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Two London firefighters with more than 40 years’ experience between them have been honoured for their work on behalf of the Brigade during the Coronavirus pandemic in this year’s Queen’s Birthday Honours List, published today.
The Brigade congratulates Deputy Assistant Commissioner David O’Neill, who has been awarded a MBE (Member of the Most Excellent Order of the British Empire), and Station Commander Wayne Horlock who has received a BEM (British Empire Medal).
David’s award recognises his work heading up the Brigade’s ‘Operation Braidwood’ team which was formed back in March 2020 in response to the pandemic. His work consisted of creating and managing the Ambulance Drive Assist programme with firefighters driving ambulances and assisting paramedics. The project also expanded to include Pandemic Multi-Agency Response Teams (PMART) scheme responding to suspected Covid-19 deaths in the community across London.
David, from Wallington, joined the Brigade in 1993 and worked in a variety of roles at fire stations in south west London before moving to headquarters. He is currently responsible for Technical Rescue Policy, Immediate Emergency Care Policy and International Search and Rescue (ISAR).
The 49-year-old said: “It blew me away when I found out I had received this award. I had to double check it wasn’t a prank but once I knew it was for real I told my wife and son - they were so happy and excited for me.
“I am really honoured to receive this on behalf of the entire Operation Braidwood team. I know it sounds like a cliché but genuinely this is one for every member of staff who stepped up in unprecedented times, so the Brigade could be there for Londoners in extraordinary circumstances.
“I contracted Covid at the start of this project and worked through the short illness to get the project up and running. The Brigade’s support for our blue light partners during the pandemic was a huge team effort involving more than 600 staff. The success is down to the combined effort of the Brigade’s delivery team, the Coordination Centre, the Fire Brigades Union and the army of Brigade staff that supported our volunteers.”
Wayne Horlock, from Bletchingly in Surrey, has been recognised for founding, and delivering, a volunteering project through the Rapid Response Team to help fund, produce and distribute 37,000 face shields to hospitals in London and across the UK (at the time of a national shortage of Personal Protective Equipment (PPE)).
The Rapid Response Team lead for Chemical, Biological, Radiological and Nuclear (CBRN) incidents, and an experienced firefighter, organised his team to set up a face shield production line at Lambeth Fire Station at the beginning of lockdown on behalf of Shield NHS, a charity set up to respond to the PPE shortage.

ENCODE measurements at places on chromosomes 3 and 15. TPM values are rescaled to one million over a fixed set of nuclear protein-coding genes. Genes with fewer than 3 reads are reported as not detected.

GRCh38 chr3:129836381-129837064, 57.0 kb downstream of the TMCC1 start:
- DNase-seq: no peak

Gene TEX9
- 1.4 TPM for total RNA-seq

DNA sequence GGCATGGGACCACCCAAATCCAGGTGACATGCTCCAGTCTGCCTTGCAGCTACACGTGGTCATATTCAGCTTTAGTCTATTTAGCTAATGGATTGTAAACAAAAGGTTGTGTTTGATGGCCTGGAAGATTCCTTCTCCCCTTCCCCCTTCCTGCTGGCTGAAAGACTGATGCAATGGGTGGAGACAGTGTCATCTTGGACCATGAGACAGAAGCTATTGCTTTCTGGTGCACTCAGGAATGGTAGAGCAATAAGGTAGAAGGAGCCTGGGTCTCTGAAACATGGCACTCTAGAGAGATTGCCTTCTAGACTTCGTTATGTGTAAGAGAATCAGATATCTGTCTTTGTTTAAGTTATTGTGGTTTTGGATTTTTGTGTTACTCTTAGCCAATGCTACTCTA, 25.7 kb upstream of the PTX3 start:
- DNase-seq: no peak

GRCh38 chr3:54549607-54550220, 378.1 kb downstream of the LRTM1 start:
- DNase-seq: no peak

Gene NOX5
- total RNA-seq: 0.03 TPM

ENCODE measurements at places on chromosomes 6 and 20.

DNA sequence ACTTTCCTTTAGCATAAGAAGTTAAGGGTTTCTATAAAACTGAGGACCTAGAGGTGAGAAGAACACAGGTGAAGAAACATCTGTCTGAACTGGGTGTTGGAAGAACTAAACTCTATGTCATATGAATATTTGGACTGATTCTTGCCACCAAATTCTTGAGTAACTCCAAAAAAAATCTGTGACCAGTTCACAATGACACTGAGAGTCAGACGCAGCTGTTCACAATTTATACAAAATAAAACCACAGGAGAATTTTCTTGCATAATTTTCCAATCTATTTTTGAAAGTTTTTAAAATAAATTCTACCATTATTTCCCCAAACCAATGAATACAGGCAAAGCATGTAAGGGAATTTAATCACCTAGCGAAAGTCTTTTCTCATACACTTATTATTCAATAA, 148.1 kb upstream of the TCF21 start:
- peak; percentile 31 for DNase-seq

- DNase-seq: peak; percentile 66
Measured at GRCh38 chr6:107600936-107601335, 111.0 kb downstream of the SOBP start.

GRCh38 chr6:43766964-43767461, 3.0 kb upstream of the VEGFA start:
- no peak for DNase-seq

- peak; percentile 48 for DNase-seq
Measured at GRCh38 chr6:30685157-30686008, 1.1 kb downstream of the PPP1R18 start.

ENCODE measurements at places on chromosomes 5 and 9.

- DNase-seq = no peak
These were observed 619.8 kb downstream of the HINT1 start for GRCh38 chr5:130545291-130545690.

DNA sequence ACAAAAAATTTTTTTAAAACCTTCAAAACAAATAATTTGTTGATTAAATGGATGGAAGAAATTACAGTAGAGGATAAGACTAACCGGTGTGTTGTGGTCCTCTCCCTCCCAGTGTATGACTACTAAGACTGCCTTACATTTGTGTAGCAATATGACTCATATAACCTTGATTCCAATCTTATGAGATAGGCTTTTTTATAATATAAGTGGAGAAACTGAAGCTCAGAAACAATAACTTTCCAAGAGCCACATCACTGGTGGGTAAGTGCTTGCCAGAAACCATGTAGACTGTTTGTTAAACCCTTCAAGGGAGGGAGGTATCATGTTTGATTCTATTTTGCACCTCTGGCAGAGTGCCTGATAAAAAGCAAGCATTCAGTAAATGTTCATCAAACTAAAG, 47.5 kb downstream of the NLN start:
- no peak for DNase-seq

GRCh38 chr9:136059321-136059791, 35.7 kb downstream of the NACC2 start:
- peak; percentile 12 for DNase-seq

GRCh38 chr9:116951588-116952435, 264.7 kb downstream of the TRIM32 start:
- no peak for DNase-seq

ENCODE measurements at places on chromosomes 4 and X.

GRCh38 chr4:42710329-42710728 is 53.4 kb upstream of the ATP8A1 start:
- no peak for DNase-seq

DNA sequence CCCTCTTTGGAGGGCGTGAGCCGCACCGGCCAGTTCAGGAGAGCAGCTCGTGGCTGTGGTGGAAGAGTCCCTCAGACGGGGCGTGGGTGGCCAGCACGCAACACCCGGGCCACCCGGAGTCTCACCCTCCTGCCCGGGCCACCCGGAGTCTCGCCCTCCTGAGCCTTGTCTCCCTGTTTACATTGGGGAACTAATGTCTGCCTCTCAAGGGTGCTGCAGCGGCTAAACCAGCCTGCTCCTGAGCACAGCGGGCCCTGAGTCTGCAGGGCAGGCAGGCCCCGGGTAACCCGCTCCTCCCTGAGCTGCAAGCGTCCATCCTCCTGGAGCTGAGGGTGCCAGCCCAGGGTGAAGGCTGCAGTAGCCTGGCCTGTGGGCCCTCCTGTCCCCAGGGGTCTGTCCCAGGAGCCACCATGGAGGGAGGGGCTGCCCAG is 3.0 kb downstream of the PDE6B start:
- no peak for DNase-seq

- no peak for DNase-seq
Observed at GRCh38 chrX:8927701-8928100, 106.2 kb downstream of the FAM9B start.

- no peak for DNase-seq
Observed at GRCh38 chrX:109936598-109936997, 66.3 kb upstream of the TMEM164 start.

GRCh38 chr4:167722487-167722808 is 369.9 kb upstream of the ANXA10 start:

The 43-year-old joined the Brigade in 2003 from the Metropolitan Police. Wayne began his career in the British Army Royal Engineers, training as a Paratrooper, then working in bomb disposal. As a firefighter, Wayne has worked at Mitcham, Lambeth and Sutton fire stations. He was team leader for the Brigade’s responses to the London Bridge terrorist attack and the Parsons Green London Underground attack in 2017. Wayne is currently serving as station commander for CBRN Rapid Response Unit at Lambeth Fire Station.
Wayne said: “It’s an unexpected honour to receive this special recognition in the Queen’s Birthday Honours list.
“Back in March when lockdown began, my colleagues and I were frustrated to see that NHS workers didn’t have the PPE they needed to deal with Coronavirus patients due to a worldwide shortage. We wanted to help.
“After speaking with Shield NHS we set up our production line the same day. This type of multi-agency work is important to me; the Rapid Response Team is at the forefront of multi-agency collaboration as we work closely with the London Ambulance Service and Metropolitan Police, both on incidents and training. Emergency services work is a community in itself and in unprecedented crises, such as the Coronavirus pandemic, everything works better when you are familiar with one another’s practices and people.”
London Fire Commissioner Andy Roe said: “I am so proud that the initiative, collaborative spirit and hard work of David and Wayne have been recognised at the highest level. London Fire Brigade exists to protect lives and these individuals showed real leadership in contributing to that mission amid an unprecedented public health crisis. David and Wayne represent the compassion and professionalism of all London Fire Brigade staff, with so many who have worked night and day to support our joint emergency response to this pandemic.”
This year’s honours list includes individuals that have made important contributions to tackling Coronavirus on the front-line and in their community.
Famous names joining the Brigade’s staff in receiving an honour from the Queen include TV chef Mary Berry, footballer Marcus Rashford and fitness coach Joe Wicks.